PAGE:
Ipanema leaves little Brazil and modernizes its menu

Twenty years ago, Little Brazil was one of Times Square’s main tourist attractions. A single block of 46th Street between Fifth and Sixth Avenues housed approximately seven restaurants, as well as grocery and liquor stores, haberdasheries, doctors’ offices, and a second-floor store displaying colorful swimwear and sometimes skimpy – which seemed to invite people ready to take a tropical vacation. But even before the pandemic started, the neighborhood was in decline and there were only three restaurants left: Emporium Brasil, Via Brasil and Ipanema. Founded in 1979 and named after a famous beach in Rio, Ipanema closed shortly after the outbreak of COVID, only to come back to life a few weeks ago.

The new alternative entrance to Ipanema.

Now located near the Empire State Building among a gaggle of new hotels — 10 blocks south of Little Brazil — the restaurant is still run by founder Alfredo Pedro’s sons, Carlos and Victor. The menu has been condensed, the prices are higher and the premises more sumptuous. Near the front of the restaurant, the bar is much embellished: fern leaves hang like Spanish moss from a varnished tower palm, and scattered bright lights dazzle drinkers as bartenders make their moves in the shadows. . We sat enjoying the scene while sipping caipirinhas ($18).

As a starter snack, we ordered bacalhau not a bra ($20). Normally this dish is a simple Portuguese casserole of scrambled eggs, potatoes and salted cod, but here it has been transformed into a delicate round mousse with crispy filaments of potato on top. It was tasty, but made us crave the more filling original. Unfortunately, classic Brazilian bar snacks like pao de queijo (bouncy cheese balls), coxinha de frango (chicken nuggets) and pasteis (empanadas) listed on the old menu are now gone, despite being sold during the day at Bica, the restaurant. to take away without a seat next to it. Sandwiches which are staples of Brazilian tavern cuisine are also missing from the restaurant menu. The new Ipanema is not the kind of place you want to grab a drink and a sandwich at the bar.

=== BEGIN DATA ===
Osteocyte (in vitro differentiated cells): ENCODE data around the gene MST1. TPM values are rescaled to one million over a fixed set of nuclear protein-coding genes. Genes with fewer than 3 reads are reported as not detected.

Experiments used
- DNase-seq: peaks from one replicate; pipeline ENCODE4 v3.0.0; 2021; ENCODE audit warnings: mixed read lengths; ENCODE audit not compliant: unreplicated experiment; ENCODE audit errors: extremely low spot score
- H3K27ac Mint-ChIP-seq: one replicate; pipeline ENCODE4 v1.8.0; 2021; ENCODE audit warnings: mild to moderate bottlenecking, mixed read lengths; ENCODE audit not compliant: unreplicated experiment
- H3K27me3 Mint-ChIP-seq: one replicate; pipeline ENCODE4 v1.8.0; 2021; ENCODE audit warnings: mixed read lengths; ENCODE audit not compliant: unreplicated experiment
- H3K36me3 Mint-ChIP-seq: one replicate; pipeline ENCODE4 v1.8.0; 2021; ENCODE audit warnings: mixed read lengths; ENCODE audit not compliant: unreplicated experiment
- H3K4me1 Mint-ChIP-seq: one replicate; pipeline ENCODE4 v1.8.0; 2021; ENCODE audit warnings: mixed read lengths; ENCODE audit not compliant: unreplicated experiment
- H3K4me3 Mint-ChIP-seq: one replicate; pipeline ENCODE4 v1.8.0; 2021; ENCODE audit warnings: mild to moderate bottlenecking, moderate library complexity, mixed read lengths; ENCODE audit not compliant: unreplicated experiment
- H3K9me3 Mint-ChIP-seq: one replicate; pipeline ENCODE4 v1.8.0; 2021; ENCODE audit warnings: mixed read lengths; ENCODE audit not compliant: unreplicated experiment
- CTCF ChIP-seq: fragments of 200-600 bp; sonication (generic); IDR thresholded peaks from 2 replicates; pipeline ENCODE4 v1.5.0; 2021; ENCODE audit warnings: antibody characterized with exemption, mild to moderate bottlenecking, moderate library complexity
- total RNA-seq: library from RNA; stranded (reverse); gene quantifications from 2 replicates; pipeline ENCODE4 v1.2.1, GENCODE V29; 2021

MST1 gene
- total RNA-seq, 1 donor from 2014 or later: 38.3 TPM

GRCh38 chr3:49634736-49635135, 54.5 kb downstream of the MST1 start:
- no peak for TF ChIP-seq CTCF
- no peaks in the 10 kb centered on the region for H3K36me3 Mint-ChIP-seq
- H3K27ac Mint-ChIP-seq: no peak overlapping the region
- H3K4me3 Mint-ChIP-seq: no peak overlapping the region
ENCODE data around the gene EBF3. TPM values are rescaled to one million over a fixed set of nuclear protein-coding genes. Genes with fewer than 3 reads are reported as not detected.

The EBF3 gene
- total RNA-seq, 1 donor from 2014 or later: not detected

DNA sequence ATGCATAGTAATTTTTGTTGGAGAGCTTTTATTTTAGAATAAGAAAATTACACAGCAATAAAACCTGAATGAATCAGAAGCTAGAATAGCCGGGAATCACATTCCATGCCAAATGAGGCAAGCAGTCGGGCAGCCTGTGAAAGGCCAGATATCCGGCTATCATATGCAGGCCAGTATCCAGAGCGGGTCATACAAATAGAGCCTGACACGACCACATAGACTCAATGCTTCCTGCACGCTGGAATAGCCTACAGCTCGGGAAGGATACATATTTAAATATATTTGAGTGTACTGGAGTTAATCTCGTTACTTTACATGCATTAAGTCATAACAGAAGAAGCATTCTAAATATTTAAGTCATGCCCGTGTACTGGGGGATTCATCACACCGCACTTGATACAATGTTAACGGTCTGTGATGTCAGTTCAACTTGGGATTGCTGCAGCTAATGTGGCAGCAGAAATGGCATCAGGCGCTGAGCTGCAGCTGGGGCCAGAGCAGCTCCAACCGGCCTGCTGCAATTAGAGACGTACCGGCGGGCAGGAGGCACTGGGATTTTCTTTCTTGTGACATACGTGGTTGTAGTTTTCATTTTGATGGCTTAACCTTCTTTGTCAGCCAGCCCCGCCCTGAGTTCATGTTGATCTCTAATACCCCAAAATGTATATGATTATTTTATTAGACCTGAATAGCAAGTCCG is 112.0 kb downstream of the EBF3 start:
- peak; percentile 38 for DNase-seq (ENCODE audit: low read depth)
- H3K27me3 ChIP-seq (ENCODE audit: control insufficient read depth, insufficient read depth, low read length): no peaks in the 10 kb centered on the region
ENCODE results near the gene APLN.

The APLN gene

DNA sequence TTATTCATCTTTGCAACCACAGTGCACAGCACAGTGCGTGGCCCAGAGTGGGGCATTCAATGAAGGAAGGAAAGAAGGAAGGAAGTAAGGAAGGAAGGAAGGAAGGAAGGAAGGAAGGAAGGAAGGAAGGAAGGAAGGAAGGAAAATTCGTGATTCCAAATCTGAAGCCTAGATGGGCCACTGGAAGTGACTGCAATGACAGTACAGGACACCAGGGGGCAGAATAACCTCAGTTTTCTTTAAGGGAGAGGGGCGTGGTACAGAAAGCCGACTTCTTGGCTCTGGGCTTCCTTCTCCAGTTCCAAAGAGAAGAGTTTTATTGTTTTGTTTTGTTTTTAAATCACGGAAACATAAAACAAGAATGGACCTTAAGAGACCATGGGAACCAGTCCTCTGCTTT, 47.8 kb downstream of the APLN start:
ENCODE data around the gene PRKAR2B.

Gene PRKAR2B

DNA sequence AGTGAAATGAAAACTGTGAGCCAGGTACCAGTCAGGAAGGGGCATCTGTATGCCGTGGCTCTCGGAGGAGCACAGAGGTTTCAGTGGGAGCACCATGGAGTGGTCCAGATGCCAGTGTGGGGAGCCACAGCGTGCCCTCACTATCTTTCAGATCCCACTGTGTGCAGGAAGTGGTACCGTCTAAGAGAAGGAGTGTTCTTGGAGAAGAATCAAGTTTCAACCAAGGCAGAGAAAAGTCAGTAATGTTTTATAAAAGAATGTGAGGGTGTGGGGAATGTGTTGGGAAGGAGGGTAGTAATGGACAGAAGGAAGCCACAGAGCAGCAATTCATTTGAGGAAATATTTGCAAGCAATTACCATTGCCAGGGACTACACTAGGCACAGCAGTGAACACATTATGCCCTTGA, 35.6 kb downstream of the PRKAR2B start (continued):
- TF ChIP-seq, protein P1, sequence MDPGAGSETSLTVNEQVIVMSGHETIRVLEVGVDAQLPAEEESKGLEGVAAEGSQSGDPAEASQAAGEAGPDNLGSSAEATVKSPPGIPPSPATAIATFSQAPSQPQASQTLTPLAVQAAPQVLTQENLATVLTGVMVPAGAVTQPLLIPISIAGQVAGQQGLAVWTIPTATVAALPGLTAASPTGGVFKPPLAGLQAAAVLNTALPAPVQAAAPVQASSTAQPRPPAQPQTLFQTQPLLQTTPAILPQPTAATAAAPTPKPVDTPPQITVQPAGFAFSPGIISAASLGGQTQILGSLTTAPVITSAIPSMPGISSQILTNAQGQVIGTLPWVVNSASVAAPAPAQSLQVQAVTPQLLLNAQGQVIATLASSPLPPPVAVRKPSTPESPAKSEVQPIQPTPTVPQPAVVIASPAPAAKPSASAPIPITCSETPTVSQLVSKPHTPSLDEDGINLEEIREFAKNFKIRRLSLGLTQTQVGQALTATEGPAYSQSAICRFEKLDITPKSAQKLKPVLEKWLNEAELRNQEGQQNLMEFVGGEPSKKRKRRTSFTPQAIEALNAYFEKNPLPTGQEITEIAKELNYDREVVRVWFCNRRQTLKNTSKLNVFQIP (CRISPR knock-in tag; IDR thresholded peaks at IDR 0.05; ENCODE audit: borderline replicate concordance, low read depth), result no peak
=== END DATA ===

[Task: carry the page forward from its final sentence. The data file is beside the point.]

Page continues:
A square glass on the bar with a lime wedge on the rim.

The perfect caipirinha from Ipanema.

A yellowish puck with a yellow crusty layer then filaments on top.

Bacalhau no bras was our snack bar.

We quickly moved to a table in the casual dining room, outfitted with tulip light fixtures among rows of hanging white ropes, both about what I couldn’t tell. Through an archway, a more formal dining room with white tablecloths and shelves of books almost looked like a library. First, we explored the starters, divided into hot and cold, which proved as visually appealing as our salt cod mousse had been, via chefs Giancarlo Junyent and Andre Pavlik.

An indentation with small clams and a yellowish broth with golden toast resting on the side.

Called simply “clams”.

A small bowl called simply “clams” ($17) sported a delicious slice of garlic toast wobbling around its wide rim, tucking in to a few fragrant manila clams with leeks and herbs in a flavor-packed broth brackish. Other hot entrees include steamed mussels with white wine and tomatoes, and pork belly with celeriac and pickled onions. For vegetarians, there is a mushroom starter, polenta and a poached egg.